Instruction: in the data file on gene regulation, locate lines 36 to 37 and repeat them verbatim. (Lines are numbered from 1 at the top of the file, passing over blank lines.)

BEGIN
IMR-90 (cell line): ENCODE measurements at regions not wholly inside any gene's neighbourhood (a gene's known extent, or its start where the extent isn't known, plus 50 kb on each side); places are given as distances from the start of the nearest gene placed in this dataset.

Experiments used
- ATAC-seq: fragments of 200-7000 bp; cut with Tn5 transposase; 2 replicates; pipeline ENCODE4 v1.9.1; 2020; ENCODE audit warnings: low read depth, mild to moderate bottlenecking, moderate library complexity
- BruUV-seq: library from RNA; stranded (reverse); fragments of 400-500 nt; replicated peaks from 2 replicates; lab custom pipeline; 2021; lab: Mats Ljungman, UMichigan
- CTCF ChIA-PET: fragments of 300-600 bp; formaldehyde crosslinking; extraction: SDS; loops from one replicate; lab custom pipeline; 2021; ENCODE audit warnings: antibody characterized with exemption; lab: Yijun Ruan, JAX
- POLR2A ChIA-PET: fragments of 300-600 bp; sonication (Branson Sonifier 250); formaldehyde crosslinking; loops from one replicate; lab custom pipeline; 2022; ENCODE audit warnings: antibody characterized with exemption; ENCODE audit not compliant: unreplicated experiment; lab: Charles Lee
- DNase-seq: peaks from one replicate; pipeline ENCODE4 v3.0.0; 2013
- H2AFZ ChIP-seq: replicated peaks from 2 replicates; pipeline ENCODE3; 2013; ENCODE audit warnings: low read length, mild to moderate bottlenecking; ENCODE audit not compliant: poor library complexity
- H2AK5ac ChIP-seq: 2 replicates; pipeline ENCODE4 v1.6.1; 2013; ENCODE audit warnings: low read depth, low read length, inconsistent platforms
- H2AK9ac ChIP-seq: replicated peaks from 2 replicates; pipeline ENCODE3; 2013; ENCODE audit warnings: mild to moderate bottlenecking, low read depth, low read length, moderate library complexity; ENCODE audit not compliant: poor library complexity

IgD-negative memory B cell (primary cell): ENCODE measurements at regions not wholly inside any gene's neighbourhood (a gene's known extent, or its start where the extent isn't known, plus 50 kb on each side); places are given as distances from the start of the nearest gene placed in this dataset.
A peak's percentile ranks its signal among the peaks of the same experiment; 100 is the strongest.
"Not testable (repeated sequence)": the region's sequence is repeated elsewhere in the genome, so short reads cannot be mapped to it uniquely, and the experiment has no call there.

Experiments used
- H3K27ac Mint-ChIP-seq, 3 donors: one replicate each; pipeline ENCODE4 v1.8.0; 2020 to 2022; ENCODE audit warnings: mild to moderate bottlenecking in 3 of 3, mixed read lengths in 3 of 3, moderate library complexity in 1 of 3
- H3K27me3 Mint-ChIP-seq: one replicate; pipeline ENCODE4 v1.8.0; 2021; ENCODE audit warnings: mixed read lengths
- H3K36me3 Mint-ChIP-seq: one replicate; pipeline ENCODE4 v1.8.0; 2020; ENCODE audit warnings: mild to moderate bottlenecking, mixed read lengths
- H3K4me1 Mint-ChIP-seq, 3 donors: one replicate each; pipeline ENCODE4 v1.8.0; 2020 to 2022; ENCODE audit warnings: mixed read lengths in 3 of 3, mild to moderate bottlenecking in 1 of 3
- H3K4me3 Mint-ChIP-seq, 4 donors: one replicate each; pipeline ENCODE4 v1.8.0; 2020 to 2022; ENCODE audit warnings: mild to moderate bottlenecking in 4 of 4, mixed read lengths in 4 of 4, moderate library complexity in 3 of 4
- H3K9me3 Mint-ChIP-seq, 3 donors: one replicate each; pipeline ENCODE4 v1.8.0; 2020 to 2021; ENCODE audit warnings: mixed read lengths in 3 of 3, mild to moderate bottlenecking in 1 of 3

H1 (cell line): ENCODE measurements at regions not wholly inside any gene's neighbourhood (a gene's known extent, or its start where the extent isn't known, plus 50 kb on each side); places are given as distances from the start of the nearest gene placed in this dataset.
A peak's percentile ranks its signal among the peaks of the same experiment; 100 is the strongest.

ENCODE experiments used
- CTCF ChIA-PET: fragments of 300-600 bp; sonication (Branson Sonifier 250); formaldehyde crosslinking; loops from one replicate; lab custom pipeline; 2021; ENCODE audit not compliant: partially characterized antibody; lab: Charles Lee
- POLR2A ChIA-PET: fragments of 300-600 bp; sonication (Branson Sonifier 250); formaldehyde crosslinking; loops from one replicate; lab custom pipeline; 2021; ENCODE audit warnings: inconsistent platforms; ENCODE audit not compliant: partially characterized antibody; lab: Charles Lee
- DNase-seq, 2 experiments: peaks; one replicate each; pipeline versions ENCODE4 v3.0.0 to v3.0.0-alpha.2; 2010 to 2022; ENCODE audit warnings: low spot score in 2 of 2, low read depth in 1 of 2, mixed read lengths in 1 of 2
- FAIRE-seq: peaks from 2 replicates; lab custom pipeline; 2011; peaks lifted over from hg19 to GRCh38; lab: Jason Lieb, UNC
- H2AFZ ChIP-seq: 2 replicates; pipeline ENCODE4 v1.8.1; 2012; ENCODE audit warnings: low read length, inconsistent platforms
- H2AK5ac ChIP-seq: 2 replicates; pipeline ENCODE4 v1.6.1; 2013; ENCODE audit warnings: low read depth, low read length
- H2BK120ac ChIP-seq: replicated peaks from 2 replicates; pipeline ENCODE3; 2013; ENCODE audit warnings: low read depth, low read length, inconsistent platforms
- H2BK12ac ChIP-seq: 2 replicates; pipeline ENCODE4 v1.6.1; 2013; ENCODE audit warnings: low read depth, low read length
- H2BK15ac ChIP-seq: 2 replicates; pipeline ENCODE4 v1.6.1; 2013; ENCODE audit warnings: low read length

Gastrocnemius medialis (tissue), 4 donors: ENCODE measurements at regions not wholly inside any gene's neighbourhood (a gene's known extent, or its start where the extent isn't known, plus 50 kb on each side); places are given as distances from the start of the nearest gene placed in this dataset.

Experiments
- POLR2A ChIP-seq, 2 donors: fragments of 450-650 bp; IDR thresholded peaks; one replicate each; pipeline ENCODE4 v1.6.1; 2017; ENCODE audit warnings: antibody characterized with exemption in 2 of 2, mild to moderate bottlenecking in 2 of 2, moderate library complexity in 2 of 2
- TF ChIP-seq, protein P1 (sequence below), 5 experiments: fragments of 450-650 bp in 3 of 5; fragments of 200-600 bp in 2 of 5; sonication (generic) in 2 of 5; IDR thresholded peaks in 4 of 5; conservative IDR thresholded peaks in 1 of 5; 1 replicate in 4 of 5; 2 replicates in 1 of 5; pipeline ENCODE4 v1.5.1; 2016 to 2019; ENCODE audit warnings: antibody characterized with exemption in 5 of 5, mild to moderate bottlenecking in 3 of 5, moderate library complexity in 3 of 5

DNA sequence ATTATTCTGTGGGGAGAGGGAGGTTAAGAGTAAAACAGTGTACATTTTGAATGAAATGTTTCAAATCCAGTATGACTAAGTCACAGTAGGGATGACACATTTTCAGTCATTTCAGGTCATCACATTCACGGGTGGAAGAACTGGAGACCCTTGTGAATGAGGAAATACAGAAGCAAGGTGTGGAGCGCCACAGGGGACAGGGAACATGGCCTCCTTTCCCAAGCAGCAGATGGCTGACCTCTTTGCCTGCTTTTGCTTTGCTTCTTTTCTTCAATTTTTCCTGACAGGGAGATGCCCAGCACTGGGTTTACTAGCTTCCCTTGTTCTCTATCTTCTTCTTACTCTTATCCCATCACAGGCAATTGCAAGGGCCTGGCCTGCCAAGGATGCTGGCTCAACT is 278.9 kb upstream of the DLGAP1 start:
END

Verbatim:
- TF ChIP-seq, protein P1 (sequence below), 5 experiments: fragments of 450-650 bp in 3 of 5; fragments of 200-600 bp in 2 of 5; sonication (generic) in 2 of 5; IDR thresholded peaks in 4 of 5; conservative IDR thresholded peaks in 1 of 5; 1 replicate in 4 of 5; 2 replicates in 1 of 5; pipeline ENCODE4 v1.5.1; 2016 to 2019; ENCODE audit warnings: antibody characterized with exemption in 5 of 5, mild to moderate bottlenecking in 3 of 5, moderate library complexity in 3 of 5

DNA sequence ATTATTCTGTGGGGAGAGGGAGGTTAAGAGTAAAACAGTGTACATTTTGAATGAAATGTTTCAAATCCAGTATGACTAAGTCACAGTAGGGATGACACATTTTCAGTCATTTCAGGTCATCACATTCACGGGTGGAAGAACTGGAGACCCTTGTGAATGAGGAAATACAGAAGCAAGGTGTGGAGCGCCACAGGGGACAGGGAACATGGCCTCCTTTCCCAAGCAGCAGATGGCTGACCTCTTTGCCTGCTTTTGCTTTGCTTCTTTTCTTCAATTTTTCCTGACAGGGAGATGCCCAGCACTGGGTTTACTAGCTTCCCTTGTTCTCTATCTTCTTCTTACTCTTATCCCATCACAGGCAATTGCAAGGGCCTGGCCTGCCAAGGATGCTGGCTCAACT is 278.9 kb upstream of the DLGAP1 start: